“Wisconsin Rapids has, in the last couple of years, reinvested in the community. We’ve reconstructed our parks along the riverfront, we’ve redeveloped our downtown mall, we’ve redeveloped our aquatic center, and we’re continuing to make improvements, but one thing that has been lacking is the addition of arts and culture which helps to define a sense of place,” shared Wisconsin Rapids Director of Community Development, Kyle Kearns. “We have a lot of culture and history, and in partnering with UW-Madison, we were able to place a high priority on this and from there it was about bringing stakeholders to the table and having them provide comments. Essentially from that we created these three projects and we’ve been happy with the outcome of what the students came up with.”
“We want to make sure our students don’t abandon art and that creative part of themselves,” Richardson said. “We know for a fact, studies show, that including art and creativity as a part of their education is going to make them better businesspeople.” –Angela Richardson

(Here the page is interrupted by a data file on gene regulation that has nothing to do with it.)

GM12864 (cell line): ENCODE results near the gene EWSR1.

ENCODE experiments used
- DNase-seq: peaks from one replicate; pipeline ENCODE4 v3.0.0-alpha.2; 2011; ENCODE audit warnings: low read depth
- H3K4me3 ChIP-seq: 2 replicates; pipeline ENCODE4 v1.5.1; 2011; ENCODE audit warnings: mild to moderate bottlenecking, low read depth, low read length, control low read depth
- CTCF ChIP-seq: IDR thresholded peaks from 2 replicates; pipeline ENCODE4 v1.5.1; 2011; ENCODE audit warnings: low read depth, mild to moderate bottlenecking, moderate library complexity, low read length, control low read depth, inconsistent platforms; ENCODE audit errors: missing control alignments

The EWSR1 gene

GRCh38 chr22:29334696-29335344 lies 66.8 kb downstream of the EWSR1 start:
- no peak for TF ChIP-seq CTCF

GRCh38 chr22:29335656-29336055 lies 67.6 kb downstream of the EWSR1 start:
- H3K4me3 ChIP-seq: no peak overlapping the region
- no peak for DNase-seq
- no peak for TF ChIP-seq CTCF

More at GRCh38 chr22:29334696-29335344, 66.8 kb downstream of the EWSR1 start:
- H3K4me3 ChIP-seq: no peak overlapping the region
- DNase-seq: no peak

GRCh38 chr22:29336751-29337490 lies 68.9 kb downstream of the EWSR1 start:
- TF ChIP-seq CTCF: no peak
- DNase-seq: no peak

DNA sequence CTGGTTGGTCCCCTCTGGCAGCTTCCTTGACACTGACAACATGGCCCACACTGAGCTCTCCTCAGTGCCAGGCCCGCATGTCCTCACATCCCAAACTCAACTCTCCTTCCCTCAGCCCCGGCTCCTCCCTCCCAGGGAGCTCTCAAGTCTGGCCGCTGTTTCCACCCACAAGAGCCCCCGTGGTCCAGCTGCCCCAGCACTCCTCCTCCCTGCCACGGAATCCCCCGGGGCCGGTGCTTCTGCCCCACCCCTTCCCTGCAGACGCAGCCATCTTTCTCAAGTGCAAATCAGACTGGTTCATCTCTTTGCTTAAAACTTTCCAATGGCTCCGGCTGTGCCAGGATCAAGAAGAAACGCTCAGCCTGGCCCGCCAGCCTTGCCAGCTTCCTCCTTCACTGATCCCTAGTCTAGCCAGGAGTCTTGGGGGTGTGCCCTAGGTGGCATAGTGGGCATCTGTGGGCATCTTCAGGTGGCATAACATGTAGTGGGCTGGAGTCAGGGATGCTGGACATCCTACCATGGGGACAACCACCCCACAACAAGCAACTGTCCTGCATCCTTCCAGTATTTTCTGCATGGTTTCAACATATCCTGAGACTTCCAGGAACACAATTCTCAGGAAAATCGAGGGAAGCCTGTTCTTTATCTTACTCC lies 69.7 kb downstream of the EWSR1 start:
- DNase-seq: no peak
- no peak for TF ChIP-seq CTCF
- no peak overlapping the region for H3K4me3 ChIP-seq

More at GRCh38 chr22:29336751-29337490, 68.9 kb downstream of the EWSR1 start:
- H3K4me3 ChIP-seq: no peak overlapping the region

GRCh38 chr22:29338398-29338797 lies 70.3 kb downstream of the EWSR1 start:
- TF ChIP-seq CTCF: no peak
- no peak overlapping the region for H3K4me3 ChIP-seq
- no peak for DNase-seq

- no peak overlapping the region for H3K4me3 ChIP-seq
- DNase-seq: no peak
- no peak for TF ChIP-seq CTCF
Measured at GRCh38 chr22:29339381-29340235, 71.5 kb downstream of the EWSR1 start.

While a variety of students and community members were involved with each project, the course was led by John Surdyk, interim co-director at the Bolz Center for Arts Administration and Angela Richardson, a faculty associate and aesthetics and business project coordinator with the Bolz Center for Arts Administration.
“There is a great alignment between UniverCity Year and our program at the Bolz Center as we emphasize direct experience and are supporting entrepreneurship for students beyond the boundaries of the Wisconsin School of Business,” shared Surdyk, noting that the partnership was a great fit as both programs promote the Wisconsin Idea that education should influence people’s lives beyond the boundaries of the classroom.
Richardson echoed that sentiment, adding that in addition to offering students opportunities to engage with community members and create change, the Bolz Center programing also supports the merging of business and art, two areas that are not always seen as related.